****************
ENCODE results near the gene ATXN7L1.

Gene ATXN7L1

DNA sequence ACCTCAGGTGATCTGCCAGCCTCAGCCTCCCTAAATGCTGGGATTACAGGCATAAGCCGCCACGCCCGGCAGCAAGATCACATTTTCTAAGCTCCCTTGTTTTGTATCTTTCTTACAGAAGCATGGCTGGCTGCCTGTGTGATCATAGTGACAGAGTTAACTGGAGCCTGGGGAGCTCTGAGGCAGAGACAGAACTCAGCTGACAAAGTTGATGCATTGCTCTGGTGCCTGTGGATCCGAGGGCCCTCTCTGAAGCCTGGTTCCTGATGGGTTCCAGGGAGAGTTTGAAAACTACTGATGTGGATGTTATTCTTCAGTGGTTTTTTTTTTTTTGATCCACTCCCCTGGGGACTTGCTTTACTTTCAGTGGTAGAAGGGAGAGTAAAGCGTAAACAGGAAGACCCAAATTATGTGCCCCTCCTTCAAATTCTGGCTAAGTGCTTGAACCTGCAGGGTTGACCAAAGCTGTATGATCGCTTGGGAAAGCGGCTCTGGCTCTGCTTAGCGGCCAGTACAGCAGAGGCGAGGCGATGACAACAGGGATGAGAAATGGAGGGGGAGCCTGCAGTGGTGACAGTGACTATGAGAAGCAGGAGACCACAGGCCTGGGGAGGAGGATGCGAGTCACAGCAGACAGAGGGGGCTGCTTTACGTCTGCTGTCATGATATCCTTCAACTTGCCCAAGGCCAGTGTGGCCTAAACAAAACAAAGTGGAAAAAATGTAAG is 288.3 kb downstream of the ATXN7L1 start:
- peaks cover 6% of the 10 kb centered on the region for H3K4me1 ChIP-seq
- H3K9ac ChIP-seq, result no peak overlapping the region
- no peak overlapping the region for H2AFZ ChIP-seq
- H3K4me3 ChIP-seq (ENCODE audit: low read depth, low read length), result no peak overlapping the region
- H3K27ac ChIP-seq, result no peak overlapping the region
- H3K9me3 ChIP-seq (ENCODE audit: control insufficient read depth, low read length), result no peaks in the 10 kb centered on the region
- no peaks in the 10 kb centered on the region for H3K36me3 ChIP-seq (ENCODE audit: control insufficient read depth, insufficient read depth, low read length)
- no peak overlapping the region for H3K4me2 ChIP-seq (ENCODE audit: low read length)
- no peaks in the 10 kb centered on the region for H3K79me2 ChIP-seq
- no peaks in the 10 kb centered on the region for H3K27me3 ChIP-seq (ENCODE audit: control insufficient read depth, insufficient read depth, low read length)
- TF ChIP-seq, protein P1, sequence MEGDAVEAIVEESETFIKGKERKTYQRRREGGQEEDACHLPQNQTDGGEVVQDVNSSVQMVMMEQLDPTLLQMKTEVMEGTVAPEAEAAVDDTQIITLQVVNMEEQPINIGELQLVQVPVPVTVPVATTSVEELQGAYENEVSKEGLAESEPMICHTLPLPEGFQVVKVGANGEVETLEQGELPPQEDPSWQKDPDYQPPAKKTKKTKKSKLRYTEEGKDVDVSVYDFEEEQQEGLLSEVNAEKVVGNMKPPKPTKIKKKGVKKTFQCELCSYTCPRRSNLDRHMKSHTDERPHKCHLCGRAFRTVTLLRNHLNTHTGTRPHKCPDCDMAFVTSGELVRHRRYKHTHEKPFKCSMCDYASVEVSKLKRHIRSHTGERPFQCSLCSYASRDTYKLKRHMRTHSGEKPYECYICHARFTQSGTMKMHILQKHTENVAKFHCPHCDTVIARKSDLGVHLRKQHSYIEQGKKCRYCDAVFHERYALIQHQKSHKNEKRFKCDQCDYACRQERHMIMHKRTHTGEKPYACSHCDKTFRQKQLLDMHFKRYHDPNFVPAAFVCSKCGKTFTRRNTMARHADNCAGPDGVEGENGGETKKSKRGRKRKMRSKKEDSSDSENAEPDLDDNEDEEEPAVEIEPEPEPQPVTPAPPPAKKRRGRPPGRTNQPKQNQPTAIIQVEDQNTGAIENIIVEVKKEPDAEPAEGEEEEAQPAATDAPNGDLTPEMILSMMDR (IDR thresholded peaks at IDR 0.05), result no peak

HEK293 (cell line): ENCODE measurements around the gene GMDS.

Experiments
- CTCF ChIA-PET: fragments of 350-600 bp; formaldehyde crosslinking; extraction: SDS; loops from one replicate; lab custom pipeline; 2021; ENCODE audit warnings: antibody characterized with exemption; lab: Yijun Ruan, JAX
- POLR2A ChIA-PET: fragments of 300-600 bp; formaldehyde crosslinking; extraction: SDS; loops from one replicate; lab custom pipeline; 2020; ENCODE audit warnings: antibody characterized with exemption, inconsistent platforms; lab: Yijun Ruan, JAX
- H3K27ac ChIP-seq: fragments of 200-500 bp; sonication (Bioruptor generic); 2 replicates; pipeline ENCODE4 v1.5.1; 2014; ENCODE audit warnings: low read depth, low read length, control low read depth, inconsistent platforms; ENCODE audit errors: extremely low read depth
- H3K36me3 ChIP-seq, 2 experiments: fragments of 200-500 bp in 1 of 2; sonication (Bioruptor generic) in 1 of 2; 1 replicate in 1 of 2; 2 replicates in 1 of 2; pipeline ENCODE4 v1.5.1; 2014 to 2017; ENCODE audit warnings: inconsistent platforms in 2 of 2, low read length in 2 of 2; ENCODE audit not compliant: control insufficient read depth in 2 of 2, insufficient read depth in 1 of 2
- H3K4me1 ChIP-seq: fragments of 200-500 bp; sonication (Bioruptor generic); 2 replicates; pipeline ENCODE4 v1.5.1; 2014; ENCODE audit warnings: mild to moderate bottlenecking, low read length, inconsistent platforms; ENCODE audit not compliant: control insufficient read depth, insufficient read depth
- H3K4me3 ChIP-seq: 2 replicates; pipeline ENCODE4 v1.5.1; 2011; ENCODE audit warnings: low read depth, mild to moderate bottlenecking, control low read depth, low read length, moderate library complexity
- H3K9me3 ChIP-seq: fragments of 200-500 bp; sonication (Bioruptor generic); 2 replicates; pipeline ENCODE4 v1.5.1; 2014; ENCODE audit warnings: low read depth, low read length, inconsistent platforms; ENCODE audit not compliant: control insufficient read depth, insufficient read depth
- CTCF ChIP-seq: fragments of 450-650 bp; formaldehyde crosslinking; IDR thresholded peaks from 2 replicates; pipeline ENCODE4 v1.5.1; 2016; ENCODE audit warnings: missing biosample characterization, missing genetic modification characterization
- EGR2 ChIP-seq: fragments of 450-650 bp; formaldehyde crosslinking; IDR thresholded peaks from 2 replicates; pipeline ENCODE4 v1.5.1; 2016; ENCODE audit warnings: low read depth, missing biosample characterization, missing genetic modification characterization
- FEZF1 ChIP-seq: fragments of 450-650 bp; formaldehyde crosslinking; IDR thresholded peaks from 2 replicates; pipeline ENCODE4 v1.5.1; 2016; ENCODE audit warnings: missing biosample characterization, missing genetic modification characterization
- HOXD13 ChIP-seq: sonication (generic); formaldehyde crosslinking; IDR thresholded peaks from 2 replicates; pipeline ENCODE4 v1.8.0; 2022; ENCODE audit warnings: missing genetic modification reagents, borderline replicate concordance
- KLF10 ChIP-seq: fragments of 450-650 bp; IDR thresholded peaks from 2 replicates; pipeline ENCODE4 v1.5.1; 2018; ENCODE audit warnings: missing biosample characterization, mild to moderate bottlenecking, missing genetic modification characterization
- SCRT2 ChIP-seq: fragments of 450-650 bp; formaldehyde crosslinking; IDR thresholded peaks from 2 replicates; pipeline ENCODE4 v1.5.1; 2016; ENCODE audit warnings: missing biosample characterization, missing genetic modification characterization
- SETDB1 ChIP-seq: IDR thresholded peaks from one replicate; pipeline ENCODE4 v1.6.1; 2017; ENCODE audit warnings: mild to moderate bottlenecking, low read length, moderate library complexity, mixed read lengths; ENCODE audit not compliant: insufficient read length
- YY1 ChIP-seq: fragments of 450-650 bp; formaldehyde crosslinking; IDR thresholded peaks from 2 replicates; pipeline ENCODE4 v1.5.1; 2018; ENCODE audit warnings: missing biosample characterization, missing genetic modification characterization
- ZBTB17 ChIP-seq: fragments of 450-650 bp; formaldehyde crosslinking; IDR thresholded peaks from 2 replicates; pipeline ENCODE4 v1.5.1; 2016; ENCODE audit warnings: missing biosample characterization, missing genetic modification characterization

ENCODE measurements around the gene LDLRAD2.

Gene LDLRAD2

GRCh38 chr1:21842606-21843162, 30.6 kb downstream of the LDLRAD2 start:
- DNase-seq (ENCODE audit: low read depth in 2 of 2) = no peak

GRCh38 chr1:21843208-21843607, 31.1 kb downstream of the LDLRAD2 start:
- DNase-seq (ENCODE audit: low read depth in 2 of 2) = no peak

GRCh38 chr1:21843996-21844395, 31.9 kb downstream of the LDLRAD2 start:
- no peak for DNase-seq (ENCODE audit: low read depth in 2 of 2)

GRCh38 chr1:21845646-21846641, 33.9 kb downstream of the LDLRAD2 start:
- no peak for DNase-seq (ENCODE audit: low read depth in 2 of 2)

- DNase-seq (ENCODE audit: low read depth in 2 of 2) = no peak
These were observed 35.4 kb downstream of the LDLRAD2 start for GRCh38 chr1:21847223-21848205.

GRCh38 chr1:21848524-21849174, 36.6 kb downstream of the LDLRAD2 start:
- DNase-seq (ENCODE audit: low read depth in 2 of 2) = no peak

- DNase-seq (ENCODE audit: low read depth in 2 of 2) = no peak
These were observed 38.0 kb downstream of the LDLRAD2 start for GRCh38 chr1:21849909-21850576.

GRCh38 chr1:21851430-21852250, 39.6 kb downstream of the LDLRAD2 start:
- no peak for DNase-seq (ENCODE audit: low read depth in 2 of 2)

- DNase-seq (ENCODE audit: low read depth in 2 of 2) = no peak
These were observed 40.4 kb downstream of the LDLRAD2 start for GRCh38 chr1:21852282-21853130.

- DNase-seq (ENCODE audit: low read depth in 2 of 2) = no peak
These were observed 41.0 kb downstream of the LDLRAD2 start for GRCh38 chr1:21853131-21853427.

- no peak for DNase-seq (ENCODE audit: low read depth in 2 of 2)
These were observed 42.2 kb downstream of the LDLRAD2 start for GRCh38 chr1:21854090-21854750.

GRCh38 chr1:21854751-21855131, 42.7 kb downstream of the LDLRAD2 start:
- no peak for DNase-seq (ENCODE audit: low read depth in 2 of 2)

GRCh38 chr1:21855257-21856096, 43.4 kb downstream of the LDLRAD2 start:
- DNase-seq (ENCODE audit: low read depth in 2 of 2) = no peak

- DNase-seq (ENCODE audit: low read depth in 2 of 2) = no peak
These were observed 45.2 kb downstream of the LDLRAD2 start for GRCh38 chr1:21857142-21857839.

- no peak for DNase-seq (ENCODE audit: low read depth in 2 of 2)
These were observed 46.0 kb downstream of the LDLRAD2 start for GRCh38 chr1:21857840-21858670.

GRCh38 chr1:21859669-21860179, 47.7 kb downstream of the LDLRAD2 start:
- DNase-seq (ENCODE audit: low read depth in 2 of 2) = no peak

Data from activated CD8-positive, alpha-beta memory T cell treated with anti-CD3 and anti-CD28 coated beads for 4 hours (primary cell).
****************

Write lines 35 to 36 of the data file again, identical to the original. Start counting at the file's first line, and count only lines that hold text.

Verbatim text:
GRCh38 chr1:21842606-21843162, 30.6 kb downstream of the LDLRAD2 start:
- DNase-seq (ENCODE audit: low read depth in 2 of 2) = no peak